5) Small things can be expensive. More hilarious than serious, but I have stolen toothpaste from relatives that I hate. Next time you’re forced at a family dinner, snag some of that minty freshness from their bathroom; see how they’ll like it. Or maybe your cousin’s purple eyeshadow because they saw you eyeing it at Hot Topic and bought it instead and you know purple is so not their color anyway and…Okay, ranting done.

6) Cut back on meat. Meat is one of the most expensive items in the grocery cart these days, and veggies are not far behind too. Stick with staples like corns, beans, and other carb things. When you first go to the store, check the sell by date for the meats. Wait for a day or two before that date to buy the meat, it’ll be on sale, and cook it that day/night. Make a lot to keep for leftovers. Canned soups are also cheap these days, and my friends and I would do this before Big Daddy’s Adam Sandler showed it; we’d dent the cans and mess up the labels. Actually, because we got caught inside the store, we ended up making buddies with one of the deli people and they’d let one or two of us sneak out back to dent the cans and quickly come back in to pay for it. Also, know some people. As a Portagee, I can charm my way into any fisherman’s good grace’s, especially if they know my Vavo or avo [grandmother, grandfather]. I’ve bought cod cheap once for it. Milk, while it can be a staple for some people’s diets, leeches a lot of vitamins and medicine from people and also goes bad fast. It’ll usually end up wasted unless everyone is eating cereal.

7) Another shopping tip, if you want to do something big (like say, dye your hair purple), do what I do even when you have money. Buy things incrementally. I bought my dye and bleach in November, another extra [just in case] bleach kit a few months later, and the toner on the day of the bleaching.

8) If your family is a big soda family, stop. It is expensive. Also, contrary to popular belief, faucet water is typically safe, especially in urban cities. Rumor has it (or word of mouth from an enviromental management major ex) that Dartmouth, a richer and more suburban haven actually has more metals in their water than my town of New Bedford, which is supposedly “Gang central” according to Dartmouth’s cops. If your family still wants the soda, opt for the cans. Why? Because you can recycle them. 5 cents in Massachusetts. Many can depots are located in or nearby grocery stores, so make this part of your grocery habit. This can help cover a lot of the cost of the soda. If your kids really like sweet drinks, just buy some Kool-Aid or fakemeout Kool-Aid, it’s cheap and less sugar.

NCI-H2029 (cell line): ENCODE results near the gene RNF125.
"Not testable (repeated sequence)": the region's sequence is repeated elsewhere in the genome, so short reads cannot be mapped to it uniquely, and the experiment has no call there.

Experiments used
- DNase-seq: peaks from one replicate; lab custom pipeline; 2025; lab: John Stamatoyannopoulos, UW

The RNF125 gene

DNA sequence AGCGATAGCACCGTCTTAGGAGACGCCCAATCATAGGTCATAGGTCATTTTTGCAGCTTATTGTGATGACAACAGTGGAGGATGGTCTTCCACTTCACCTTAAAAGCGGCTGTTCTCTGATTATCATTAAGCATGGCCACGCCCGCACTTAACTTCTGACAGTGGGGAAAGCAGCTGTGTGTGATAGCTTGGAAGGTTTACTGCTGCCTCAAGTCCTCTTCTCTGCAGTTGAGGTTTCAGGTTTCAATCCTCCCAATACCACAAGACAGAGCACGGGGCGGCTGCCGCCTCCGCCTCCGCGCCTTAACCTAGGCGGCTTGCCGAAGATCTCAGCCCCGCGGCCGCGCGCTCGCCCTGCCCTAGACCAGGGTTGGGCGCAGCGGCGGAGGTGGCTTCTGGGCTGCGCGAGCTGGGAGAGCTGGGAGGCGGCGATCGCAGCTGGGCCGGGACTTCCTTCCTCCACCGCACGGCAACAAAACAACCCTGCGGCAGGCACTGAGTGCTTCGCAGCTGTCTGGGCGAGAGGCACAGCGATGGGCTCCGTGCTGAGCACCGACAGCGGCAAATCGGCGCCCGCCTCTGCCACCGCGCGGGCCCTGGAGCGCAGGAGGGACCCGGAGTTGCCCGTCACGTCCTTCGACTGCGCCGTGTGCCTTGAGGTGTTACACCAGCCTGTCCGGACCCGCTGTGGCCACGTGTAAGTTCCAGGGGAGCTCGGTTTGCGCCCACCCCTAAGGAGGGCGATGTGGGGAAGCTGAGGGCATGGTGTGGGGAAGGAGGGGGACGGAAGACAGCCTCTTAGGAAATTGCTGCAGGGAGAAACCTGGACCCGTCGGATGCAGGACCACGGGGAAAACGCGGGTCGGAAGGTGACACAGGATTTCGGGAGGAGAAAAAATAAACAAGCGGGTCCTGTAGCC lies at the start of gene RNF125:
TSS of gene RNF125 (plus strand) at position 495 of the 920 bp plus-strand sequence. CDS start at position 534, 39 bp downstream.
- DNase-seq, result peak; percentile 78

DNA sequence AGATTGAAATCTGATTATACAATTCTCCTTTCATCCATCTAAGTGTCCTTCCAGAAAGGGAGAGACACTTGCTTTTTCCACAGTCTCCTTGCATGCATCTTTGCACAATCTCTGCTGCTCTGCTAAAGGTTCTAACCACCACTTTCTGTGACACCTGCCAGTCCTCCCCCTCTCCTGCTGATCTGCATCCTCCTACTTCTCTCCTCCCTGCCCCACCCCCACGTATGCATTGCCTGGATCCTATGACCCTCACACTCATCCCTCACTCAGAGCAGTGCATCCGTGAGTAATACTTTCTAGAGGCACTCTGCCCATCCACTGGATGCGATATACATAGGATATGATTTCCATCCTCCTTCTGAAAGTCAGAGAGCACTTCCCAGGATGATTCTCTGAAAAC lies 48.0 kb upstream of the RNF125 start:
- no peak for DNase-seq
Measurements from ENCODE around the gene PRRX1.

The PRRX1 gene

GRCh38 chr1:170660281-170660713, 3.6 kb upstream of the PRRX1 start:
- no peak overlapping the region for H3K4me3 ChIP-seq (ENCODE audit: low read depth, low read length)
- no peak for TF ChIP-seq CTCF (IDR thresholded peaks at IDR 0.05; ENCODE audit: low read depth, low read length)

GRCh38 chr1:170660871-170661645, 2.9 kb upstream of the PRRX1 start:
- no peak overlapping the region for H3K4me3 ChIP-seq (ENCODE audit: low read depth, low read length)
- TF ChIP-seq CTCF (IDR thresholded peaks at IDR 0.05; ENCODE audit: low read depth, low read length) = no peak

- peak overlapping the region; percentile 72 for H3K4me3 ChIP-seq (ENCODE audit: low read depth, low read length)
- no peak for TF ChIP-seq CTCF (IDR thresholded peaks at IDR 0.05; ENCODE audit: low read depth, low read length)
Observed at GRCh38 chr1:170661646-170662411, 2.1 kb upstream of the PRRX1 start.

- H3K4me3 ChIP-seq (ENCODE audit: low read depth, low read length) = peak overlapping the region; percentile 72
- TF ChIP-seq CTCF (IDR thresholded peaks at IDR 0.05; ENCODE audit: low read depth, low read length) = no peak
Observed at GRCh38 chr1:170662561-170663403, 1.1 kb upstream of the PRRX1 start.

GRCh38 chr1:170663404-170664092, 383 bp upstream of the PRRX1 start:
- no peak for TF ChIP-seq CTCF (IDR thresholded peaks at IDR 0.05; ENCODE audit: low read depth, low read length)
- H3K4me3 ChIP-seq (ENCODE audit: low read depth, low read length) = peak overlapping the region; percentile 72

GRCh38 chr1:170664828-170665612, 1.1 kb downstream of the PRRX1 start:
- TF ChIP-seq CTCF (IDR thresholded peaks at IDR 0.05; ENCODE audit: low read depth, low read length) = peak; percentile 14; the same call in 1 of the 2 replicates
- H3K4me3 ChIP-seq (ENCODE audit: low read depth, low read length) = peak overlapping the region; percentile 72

9) Coupons. I saw that there was a show about couponing, and I merely laughed because I thought rich tv executives must find this shit fascinating because I myself have done it since I could hold a pair of safety scissors. Having my mother, aunt, and Vavo huddled on a dining room table while I dutifully helped cut out coupons from Stop&Shop was one of my favorite past times, and when I learned how to read and found even awesomer deals? Well, let’s just say I was clearly the favorite.

10) One thing that I remembered was the bath/wash schedule. I was a pro at this, mostly because I unlike many of the other kids in our household totally didn’t mind wearing the same underwear two days in a row, or the same pajamas for a week. If water bills are your woes, make a schedule. Kids should bathe every day (or else the school will call), but if it’s a vacation, let them get dirty. We had two laundry days in a household of three families and boy did we work to make it light. I also took baths instead of showers (mostly because our apartment didn’t have a shower, but also because I knew I take too long in them anyhow. If I wanted a shower, I spent the night at my relatives. Free food, and fun shower times), and while my baths took forever and ever (I liked playing in the water), the bill would be significantly less. Of course, that is, when I decided it was time to take a bath.